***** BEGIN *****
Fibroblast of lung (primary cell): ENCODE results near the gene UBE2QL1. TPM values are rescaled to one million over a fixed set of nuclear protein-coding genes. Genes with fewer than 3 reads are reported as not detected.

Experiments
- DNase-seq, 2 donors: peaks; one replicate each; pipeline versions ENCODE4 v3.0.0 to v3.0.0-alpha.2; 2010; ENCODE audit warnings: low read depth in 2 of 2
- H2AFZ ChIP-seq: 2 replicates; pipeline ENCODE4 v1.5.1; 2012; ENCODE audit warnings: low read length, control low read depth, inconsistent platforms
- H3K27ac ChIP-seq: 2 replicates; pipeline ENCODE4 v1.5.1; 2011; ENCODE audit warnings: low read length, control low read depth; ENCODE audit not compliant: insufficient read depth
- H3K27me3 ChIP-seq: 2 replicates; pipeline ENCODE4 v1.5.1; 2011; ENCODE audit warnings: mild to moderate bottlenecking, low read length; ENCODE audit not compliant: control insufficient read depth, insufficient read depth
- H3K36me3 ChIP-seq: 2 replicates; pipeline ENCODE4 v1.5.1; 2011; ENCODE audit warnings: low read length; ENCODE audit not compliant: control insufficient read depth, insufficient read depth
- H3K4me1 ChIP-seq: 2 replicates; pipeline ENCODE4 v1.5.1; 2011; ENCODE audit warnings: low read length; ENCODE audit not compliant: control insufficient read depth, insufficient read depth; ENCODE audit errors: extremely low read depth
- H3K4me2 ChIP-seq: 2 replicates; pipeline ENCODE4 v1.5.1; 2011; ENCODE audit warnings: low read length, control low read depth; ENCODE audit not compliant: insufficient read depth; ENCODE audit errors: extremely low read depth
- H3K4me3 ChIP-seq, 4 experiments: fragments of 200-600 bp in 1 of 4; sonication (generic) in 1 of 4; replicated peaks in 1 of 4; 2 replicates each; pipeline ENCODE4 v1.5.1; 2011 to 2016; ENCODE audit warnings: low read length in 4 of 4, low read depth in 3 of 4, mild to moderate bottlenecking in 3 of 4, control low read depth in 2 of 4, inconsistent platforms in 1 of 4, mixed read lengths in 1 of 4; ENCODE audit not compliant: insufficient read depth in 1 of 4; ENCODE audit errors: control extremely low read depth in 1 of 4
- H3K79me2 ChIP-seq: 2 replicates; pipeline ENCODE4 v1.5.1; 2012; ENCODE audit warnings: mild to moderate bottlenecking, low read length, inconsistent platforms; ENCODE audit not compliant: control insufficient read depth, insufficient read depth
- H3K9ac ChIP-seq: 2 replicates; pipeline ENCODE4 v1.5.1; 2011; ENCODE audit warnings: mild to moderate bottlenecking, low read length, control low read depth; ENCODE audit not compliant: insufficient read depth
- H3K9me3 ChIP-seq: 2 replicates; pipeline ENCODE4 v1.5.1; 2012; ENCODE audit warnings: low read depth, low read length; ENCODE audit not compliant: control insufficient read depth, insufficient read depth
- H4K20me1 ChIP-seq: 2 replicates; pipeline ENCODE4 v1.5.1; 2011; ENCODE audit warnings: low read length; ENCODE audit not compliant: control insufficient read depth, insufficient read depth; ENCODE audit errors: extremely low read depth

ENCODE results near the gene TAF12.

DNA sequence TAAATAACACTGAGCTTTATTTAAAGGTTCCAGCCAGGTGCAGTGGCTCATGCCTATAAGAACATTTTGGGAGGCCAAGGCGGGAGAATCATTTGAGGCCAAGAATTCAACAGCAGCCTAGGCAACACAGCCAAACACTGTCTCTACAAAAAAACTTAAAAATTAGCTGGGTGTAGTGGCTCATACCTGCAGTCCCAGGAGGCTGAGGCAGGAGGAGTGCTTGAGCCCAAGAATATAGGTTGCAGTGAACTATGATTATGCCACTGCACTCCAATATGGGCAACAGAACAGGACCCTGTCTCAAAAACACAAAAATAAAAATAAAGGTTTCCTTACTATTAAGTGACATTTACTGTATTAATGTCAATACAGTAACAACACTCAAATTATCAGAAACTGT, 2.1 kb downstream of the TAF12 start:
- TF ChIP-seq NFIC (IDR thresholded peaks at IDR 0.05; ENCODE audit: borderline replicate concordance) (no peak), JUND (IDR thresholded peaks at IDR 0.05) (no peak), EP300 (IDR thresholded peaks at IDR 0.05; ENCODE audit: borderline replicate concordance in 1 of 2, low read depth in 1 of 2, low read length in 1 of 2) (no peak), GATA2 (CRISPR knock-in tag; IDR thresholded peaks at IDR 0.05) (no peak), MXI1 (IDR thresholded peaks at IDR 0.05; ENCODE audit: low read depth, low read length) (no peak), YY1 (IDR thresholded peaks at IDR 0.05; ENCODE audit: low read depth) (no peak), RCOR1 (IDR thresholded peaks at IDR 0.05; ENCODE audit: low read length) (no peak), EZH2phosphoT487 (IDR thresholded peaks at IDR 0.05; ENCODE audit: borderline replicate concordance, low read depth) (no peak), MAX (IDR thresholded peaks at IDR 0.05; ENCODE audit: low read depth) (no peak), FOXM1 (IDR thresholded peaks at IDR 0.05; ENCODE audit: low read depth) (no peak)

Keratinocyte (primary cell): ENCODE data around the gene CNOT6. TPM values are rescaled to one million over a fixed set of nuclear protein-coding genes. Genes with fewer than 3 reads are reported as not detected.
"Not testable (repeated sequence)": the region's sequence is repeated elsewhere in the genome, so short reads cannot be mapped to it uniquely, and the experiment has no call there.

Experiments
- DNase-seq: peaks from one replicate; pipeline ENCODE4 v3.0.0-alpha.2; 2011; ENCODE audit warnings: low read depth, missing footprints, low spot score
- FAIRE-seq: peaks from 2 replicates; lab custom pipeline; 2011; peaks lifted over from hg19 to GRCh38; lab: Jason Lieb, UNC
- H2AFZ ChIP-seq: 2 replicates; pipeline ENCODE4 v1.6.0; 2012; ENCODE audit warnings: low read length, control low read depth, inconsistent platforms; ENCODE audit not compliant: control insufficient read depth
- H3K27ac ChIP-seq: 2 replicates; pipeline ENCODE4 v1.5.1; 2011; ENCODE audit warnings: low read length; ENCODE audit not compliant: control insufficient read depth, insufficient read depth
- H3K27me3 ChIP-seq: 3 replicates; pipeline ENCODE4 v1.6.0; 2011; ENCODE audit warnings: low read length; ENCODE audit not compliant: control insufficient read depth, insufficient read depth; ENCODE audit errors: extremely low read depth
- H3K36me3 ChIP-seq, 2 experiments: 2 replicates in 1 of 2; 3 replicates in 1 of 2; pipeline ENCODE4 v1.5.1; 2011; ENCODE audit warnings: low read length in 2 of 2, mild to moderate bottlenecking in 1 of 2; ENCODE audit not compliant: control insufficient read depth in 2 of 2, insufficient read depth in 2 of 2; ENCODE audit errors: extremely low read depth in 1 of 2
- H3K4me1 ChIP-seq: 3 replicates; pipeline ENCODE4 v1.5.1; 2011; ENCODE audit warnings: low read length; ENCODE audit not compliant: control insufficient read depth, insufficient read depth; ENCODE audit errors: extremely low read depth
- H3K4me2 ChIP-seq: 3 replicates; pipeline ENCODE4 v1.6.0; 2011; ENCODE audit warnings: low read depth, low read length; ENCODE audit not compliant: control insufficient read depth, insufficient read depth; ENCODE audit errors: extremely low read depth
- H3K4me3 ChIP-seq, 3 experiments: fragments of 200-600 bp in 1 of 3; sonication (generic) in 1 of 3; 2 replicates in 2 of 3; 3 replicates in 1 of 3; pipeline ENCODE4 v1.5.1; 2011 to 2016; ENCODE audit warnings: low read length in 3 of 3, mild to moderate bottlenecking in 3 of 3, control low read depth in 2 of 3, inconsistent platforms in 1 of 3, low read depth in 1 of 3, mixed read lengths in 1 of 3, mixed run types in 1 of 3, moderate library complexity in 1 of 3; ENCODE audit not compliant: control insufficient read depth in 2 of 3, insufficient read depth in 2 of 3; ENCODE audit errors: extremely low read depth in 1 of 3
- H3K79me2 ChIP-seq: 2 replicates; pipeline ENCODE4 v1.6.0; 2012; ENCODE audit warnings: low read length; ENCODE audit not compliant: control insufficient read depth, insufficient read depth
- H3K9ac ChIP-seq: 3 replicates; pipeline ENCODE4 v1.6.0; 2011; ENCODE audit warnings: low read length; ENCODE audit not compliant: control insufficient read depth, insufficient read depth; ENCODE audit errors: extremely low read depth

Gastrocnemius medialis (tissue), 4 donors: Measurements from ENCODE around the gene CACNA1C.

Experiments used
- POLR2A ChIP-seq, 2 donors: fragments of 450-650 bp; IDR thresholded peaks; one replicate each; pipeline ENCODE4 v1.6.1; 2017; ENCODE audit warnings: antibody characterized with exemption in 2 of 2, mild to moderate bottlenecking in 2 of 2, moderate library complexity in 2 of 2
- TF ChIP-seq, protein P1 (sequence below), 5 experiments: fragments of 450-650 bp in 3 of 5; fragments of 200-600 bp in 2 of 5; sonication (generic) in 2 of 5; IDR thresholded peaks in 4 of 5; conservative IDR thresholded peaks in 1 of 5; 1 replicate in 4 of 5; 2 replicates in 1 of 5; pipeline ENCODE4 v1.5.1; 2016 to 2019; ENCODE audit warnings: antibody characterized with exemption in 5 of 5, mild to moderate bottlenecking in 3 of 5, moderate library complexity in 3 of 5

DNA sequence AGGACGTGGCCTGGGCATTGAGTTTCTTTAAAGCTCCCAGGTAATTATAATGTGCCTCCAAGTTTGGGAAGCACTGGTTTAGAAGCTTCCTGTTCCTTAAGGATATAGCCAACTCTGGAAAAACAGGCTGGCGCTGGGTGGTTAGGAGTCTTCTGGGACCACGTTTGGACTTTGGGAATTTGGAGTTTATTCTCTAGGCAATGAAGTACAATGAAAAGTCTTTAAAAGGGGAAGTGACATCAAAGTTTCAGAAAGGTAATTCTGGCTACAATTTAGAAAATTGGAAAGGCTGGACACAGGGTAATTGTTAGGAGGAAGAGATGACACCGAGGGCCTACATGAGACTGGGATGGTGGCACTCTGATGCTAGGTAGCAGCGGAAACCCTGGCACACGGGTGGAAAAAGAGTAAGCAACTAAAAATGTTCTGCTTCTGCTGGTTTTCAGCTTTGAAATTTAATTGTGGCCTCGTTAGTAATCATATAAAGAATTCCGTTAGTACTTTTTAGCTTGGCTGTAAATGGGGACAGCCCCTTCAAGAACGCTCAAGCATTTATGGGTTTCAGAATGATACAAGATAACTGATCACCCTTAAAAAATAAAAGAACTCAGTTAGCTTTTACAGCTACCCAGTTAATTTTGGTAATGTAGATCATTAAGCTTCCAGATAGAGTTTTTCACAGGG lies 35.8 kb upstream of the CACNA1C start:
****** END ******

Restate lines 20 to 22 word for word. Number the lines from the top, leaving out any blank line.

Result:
Experiments
- DNase-seq: peaks from one replicate; pipeline ENCODE4 v3.0.0-alpha.2; 2011; ENCODE audit warnings: low read depth, missing footprints, low spot score
- FAIRE-seq: peaks from 2 replicates; lab custom pipeline; 2011; peaks lifted over from hg19 to GRCh38; lab: Jason Lieb, UNC